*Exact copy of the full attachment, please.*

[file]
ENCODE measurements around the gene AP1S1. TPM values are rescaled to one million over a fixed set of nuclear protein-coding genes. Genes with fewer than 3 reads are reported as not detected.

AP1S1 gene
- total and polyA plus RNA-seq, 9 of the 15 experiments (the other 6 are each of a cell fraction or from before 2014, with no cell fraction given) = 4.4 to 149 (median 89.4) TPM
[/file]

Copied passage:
ENCODE measurements around the gene AP1S1. TPM values are rescaled to one million over a fixed set of nuclear protein-coding genes. Genes with fewer than 3 reads are reported as not detected.

AP1S1 gene
- total and polyA plus RNA-seq, 9 of the 15 experiments (the other 6 are each of a cell fraction or from before 2014, with no cell fraction given) = 4.4 to 149 (median 89.4) TPM